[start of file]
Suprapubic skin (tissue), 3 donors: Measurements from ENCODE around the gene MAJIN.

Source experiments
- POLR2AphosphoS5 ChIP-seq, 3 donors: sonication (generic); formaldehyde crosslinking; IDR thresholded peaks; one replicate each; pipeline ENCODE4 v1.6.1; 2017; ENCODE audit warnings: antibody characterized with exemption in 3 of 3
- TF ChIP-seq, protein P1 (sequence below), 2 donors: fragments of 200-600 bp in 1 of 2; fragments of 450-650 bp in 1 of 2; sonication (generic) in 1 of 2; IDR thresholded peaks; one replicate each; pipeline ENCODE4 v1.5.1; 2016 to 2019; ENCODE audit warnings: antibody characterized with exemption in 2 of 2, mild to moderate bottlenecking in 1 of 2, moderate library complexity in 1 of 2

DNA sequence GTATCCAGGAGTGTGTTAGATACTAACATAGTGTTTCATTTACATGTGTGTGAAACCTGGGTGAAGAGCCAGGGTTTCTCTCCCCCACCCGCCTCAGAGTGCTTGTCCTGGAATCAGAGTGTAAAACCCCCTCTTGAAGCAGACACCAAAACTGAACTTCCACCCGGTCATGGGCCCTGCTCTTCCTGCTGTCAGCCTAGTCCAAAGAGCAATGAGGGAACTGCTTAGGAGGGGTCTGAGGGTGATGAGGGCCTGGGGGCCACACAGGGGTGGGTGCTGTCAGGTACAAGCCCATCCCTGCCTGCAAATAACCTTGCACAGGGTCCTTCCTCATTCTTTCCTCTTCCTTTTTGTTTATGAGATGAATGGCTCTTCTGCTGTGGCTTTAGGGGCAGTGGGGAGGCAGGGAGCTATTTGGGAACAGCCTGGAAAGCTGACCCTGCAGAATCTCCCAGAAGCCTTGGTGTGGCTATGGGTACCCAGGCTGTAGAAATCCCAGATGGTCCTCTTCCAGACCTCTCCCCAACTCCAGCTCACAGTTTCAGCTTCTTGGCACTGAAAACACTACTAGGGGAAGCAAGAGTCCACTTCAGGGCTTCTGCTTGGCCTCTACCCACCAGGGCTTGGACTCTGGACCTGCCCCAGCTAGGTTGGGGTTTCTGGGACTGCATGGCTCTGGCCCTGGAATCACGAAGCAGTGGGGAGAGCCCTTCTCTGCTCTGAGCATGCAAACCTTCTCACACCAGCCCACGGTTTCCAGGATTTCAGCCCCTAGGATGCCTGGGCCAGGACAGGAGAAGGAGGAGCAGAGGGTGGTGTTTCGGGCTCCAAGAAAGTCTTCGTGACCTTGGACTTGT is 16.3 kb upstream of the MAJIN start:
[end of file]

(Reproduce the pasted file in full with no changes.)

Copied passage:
Suprapubic skin (tissue), 3 donors: Measurements from ENCODE around the gene MAJIN.

Source experiments
- POLR2AphosphoS5 ChIP-seq, 3 donors: sonication (generic); formaldehyde crosslinking; IDR thresholded peaks; one replicate each; pipeline ENCODE4 v1.6.1; 2017; ENCODE audit warnings: antibody characterized with exemption in 3 of 3
- TF ChIP-seq, protein P1 (sequence below), 2 donors: fragments of 200-600 bp in 1 of 2; fragments of 450-650 bp in 1 of 2; sonication (generic) in 1 of 2; IDR thresholded peaks; one replicate each; pipeline ENCODE4 v1.5.1; 2016 to 2019; ENCODE audit warnings: antibody characterized with exemption in 2 of 2, mild to moderate bottlenecking in 1 of 2, moderate library complexity in 1 of 2

DNA sequence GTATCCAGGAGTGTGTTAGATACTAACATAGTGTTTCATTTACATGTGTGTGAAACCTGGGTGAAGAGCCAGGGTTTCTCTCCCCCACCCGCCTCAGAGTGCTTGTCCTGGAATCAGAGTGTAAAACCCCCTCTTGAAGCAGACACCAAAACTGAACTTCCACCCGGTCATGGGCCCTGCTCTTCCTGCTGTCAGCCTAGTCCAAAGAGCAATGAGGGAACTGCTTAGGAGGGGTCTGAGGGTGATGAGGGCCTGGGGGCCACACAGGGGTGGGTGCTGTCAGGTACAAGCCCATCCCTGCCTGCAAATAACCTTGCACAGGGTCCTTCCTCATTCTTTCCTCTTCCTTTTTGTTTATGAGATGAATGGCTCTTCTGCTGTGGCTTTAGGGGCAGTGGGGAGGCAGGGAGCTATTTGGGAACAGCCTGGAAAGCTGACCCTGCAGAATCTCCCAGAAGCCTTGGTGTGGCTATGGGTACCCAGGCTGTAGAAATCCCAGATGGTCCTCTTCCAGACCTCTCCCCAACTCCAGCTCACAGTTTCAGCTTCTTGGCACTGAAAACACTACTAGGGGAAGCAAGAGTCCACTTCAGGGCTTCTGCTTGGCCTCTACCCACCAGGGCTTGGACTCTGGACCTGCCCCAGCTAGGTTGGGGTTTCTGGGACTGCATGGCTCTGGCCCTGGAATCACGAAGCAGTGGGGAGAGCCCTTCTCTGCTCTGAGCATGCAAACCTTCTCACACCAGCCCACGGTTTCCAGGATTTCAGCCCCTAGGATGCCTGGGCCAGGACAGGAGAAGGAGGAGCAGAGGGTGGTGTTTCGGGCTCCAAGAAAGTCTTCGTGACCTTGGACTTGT is 16.3 kb upstream of the MAJIN start: